NBA election imperfect, but we can’t cancel it, BoT replies Adesina

The Board of Trustees of the Nigerian Bar Association that was petitioned by a presidential candidate in the association’s July 2020 election, Mr. Dele Adesina (SAN), says it cannot advise the cancellation of the widely criticised poll.

The NBA BoT in a reply to Adesina noted that his petition dated August 2, 2020 raised issues of serious concerns about the conduct of the election which held electronically between July 29 and 30, 2020, but urged him to overlook the failings of the poll in the spirit of cohesion of the body of lawyers.

The BoT’s reply dated August 19, 2020 and signed by its chairman, Dr. Olisa Agbakoba (SAN), who is also a former President of the NBA, noted that although the election was not perfect, the BoT could not advise that the election be cancelled “in the overall interest of the Bar.”


It read in part, “The Trustees have given careful consideration and deeply reflected on your petition and all the responses, in particular that of ECNBA (Election Committee of the Nigerian Bar Association).

“We note that the elections were not perfect. We reviewed your petition and note that it raises serious issues. Nonetheless, our advice will be the overall interest of the Bar should be paramount on the mind of every Nigerian lawyer and to that extent, we urge that all lawyers and no less the candidates be mindful of the need to promote a cohesive. united and strong Bar.

“We regret that we are unable to advise that the election should be cancelled in the overall interest of the Bar.”In the reply to Adesina, which was also copied the ECNBA led by Mr. Tawo Tawo (SAN), the president-elect, Olumide Akpata, and the third presidential candidate in the poll, Dr. Babatunde Ajibade (SAN), said the NBA elections had continued to present challenges since 2016 when the electronic voting system was introduced.

The BoT noted that it therefore “strongly recommend that a major transformation of our electoral process and framework must be undertaken.”

Noting that it would be ready to support any move by Akpata’s incoming NBA leadership to reposition the association’s electoral process, the BoT said it would be “happy to be assigned this very important responsibility at ensuring that the incoming administration acts accordingly.”

Adesina, who came third in the three-horse presidential race had, in his petition, alleged that the election was marred by “classical electronic fraud, illegal and unconstitutional process” and called on the NBA BoT to order the cancellation of the election.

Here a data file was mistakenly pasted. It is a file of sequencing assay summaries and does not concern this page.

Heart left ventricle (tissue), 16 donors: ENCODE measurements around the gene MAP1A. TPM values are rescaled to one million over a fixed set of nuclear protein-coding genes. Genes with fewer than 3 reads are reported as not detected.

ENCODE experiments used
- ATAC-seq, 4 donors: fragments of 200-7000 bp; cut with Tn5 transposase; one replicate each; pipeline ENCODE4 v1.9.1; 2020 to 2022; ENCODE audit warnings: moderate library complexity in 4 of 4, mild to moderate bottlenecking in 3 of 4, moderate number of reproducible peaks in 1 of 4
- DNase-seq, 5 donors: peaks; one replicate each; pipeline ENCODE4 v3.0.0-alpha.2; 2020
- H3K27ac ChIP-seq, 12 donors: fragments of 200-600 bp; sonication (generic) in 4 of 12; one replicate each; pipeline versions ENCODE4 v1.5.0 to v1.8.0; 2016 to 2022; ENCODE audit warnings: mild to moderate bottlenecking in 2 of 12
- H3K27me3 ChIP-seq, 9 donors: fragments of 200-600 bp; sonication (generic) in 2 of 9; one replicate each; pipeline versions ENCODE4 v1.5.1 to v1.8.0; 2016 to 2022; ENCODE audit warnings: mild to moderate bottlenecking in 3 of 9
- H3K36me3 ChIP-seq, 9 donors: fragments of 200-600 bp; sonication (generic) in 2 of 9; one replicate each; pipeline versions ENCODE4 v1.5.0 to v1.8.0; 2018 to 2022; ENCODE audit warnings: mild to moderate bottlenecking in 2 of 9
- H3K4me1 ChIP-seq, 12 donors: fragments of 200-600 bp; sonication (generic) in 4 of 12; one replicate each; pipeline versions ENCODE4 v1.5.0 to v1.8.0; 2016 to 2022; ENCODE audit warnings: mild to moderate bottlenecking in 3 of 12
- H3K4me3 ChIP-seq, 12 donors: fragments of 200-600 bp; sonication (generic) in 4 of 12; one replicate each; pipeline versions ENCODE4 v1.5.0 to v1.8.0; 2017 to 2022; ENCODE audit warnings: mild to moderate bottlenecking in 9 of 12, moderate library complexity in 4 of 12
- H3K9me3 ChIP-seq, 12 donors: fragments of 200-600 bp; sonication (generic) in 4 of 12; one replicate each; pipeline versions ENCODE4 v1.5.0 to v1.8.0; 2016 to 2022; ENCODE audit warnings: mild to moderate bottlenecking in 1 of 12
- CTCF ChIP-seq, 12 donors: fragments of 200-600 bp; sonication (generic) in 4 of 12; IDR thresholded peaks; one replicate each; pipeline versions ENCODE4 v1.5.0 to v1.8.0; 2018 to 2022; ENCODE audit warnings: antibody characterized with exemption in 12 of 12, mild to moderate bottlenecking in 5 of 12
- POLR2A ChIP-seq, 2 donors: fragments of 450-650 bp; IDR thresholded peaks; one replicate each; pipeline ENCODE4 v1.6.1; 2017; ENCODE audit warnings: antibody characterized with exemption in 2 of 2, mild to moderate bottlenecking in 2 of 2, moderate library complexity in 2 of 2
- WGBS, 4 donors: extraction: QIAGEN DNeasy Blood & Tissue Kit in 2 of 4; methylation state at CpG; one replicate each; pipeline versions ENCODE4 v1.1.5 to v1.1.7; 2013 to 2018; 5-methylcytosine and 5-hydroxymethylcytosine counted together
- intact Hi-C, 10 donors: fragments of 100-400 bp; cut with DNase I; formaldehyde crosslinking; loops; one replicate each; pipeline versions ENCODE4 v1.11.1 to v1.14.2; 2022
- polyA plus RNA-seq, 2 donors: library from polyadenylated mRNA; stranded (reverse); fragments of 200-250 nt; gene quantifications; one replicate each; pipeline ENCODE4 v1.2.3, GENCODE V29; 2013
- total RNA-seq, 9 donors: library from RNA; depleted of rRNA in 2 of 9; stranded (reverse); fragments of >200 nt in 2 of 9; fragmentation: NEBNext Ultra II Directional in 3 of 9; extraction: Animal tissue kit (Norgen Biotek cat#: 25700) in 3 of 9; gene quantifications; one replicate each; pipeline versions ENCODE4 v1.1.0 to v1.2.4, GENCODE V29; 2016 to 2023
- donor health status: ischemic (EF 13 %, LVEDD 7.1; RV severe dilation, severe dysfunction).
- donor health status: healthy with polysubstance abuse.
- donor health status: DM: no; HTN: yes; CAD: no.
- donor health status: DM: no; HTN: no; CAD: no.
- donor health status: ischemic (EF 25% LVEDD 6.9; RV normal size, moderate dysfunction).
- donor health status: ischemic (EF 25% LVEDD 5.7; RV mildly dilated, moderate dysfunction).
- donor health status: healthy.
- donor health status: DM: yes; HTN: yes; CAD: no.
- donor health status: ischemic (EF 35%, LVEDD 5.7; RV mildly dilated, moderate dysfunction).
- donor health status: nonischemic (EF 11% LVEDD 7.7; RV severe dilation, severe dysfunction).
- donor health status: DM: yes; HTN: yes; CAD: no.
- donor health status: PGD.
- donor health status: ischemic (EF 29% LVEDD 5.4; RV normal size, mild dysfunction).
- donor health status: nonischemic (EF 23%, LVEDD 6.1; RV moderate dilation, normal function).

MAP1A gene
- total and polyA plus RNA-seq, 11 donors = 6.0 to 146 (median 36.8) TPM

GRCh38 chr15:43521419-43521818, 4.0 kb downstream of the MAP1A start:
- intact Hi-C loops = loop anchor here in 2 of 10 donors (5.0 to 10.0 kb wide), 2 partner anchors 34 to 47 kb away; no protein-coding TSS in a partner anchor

Specifically, Adesina alleged, among others, that the appointment of the service provider for the NBA 2020 election was done solely by the NBA president and that the voter list was not released by ECNBA until five hours to the election, in violation of the NBA Constitution.

He alleged the loading of “predetermined data on the election site and disenfranchisement of about 14,000 prospective voters,” “manipulation and padding of voters list in that it contained 4,464 names of purported lawyers without branches;” erroneous tagging of 86 names of lawyers under the category ‘International Diaspora’, inflation of list at some branches, among others.

The BoT noted that it forwarded the petition to the ECNBA, Akpata and Ajibade, and reflected excerpts of their responses in its reply to Adesina.

The reply quoted the ECNBA as defending the conduct of the election and denied all of Adesina’s allegations by noting, among others, that it was “solely responsible for engaging the IT Consultant and determining the platform to be used for the NBA 2020 election in accordance with the NBA Constitution and not the NBA President.”

The ECNBA also stated that it, in conjunction with the national secretariat, released the full list of all legal practitioners qualified to vote on July 1, 2020, at least 28 days before the date of the election;” adding that it “did not abdicate its duty as it did not receive any complaint of a violation of the NBA Constitution or Election Guidelines from the petitioner or anyone.”

It added that there was “no untoward activity in the upload of data on the voting platform that would affect the outcome of the election or disenfranchise any voter.”

Ajibade, on his part, described “the process leading up to and during the election itself as “unfortunate.”

He stated that while the electoral process had “not been devoid of controversy”, the NBA “cannot succeed in addressing the challenges confronting our profession unless we unite and I urge the incoming President and his executives to take deliberate and proactive steps to unite the Bar”.

On his part, Akpata stated that he acknowledged “that the build up to the election gave reasons for one to be concerned”, but that “the election, the voting and result of which was monitored live by a significant proportion of Nigerian lawyers and which generated unprecedented interest in the affairs of our association by non-lawyers was tree and fair, and the result was by all estimation, truly reflective of the will of Nigerian lawyers”.

But he noted that given “the strictures that trailed the election”, his incoming administration would make it its “top priority” to introduce “an efficient data management system for the NBA and to follow that up with other institutional and structural changes that will reform and improve upon the electoral process of our great association.”


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